A pregnant worker explained that she needed better meals but her family could not afford them on their current wages. “When I go to the clinic,” she said, “the doctors ask me to eat more nutritional food but they know that we can’t afford it. Most days we do not prepare anything for lunch and may have rice and curry for dinner. We also have to carry water from the well while doing washing and bathing in a small canal.”
Nayabedda Estate, Bandarawela
On September 27, six workers at the Nayabedda Estate, after discussions with the SEP, decided to campaign for the formation of an action committee. SEP representative Nanda Wickremasinghe spoke with the workers and outlined the political tasks confronting all plantation employees fighting to defend their living conditions.
“The plantation owners complain that they will not be able to function if a reasonable wage increase is granted to the workers. This is an admission that the world crisis of capitalism has pushed them to a point where the ruling class can retain their profits only by reducing the workers to penury.
“What should be defended,” he said, “is not the profits of the capitalists but the lives of the workers. This means that the working class must take control of production and organise it on a socialist basis. There is an international network profiting from tea, which highlights the necessity for workers uniting, not only on a national level but on an international basis.”
Wickremasinghe explained how the plantation unions collaborated with the police to witch-hunt workers who had protested against the CWC sell out in Bogawanthalawa on September 16. While the CWC provided a list of militant workers to the police, he said, other unions, who claimed to oppose the CWC, brought their members to the courts for the police.
Several Nayabedda workers discussed these issues. One estate employee said: “All the trade unions are stooges of the employers. We are the lowest paid workers in Sri Lanka—that is what the unions have done for us.”
V said that most estate workers would be denied the 405 rupees per day agreed by the unions. Workers will also be deprived of the productivity allowance if they do not reach the new and higher quota of tea leaves to be plucked per day. “On the other hand,” he explained, “if this target is not met the employer will cut half a days’ work bringing down the total number of days worked and depriving us of the attendance incentive.”
G told the SEP: “We must respond to the call of the Balmoral workers action committee. I particularly agree with the statement that we have a political fight in our hands against the capitalist political parties and the trade unions.”
Another worker, K, expressed indignation over the collaboration of the union leadership with the police against workers in Bogawanthalawa. Pointing to their own emaciated bodies, he explained that plantation employees could not afford minimum nutritional meals. “We can’t even have lentils. Our meals are reduced to salt and rotties [unleavened flat bread].” He said that plantation workers required a guaranteed 25,000-rupee ($US215) monthly wage for a decent life.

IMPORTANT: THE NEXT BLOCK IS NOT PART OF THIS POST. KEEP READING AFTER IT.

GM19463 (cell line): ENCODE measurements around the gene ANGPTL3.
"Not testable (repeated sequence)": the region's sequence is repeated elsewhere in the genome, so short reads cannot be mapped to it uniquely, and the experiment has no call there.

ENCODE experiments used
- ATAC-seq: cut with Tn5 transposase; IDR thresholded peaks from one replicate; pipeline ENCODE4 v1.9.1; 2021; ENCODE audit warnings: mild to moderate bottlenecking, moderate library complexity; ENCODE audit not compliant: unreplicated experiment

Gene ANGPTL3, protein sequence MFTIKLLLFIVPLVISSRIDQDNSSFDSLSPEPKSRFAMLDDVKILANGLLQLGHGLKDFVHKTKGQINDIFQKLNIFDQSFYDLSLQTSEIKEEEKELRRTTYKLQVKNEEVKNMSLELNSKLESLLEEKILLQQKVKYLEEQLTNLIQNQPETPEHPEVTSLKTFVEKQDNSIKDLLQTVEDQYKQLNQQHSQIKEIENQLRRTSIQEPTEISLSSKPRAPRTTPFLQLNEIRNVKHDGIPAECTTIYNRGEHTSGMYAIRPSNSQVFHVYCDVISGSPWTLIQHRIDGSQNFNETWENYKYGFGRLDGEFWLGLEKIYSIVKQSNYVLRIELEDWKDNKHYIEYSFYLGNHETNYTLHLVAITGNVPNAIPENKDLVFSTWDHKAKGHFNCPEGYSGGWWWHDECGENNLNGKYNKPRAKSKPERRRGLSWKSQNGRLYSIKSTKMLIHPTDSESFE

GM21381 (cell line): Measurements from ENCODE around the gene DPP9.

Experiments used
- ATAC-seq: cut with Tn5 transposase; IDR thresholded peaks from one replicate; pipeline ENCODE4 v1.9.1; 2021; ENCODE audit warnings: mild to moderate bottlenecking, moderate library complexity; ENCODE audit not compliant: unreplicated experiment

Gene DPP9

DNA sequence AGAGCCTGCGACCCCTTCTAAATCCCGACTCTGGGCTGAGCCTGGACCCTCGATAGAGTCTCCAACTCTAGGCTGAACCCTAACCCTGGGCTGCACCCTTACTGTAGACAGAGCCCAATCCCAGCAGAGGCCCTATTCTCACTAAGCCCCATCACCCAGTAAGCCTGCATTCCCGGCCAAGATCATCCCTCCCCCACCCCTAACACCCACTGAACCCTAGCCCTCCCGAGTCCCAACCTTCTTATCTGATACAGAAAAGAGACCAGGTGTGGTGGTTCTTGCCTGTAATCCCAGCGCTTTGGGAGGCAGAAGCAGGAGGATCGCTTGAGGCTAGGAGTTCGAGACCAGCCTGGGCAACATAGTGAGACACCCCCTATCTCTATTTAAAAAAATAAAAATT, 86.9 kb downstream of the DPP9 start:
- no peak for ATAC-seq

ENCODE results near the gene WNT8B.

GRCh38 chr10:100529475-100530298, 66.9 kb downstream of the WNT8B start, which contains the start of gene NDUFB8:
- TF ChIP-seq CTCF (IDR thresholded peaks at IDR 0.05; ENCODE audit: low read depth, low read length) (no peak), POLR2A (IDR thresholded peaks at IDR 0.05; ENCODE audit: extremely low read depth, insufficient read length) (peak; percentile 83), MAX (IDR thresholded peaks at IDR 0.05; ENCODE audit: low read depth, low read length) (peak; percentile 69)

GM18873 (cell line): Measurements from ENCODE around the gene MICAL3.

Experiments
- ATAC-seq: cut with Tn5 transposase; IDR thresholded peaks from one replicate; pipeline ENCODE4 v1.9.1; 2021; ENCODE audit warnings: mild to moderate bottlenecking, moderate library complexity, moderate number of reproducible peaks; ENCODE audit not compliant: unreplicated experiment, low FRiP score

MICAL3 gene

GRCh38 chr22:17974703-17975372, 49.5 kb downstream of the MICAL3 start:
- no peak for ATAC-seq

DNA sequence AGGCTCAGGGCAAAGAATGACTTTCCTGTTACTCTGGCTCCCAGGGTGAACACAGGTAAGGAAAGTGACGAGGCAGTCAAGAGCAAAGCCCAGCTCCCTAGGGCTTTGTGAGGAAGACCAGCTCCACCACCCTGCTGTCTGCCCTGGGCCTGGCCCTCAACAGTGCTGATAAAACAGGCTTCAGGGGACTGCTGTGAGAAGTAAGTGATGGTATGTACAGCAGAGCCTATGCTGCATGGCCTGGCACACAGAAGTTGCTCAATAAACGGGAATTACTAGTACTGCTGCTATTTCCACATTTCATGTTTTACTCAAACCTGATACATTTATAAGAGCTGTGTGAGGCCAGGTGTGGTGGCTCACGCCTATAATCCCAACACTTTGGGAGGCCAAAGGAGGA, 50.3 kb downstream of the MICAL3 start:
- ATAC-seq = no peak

In further discussion at Nayabedda, one worker complained about management moves to cut six days’ wages over a go-slow campaign for higher salaries. “Management says that they won’t pay us because we didn’t pluck enough tea during our go-slow campaign,” he said. “We’ve also learnt that the unions, especially the CWC, told the company that they did ask us to participate in a go-slow campaign.” In other words, the unions approved the six-day wage cut.
He continued: “Unions who claim to oppose the wage sellout are now saying that they are planning to take action after Deepavali [a Hindu festival on October 17] but the employers will not wait till Deepavali [to cut our wages for six-days]. We don’t want any union and have presented a letter to management requesting it not to deduct any subscription for the trade unions.”
G, a female worker, added: “The unions are not acting on our behalf and we’ve stopped our subscription to CWC. Our daily wage would drop to 300 rupees [from 405 rupees] after they [management] make several deductions.”
Nayabedda Estate workers do not have a proper water supply and have to use a narrow canal. Another female employee explained that, “after returning from work, we have to walk a long distance to bathe and wash our clothes. Previously there was enough water available in this canal but now they’ve diverted the water to the town. Politicians came here during the election campaign and promised to provide proper water facilities but we are still using a piece of banana bark to fill running water from the canal to a pot.”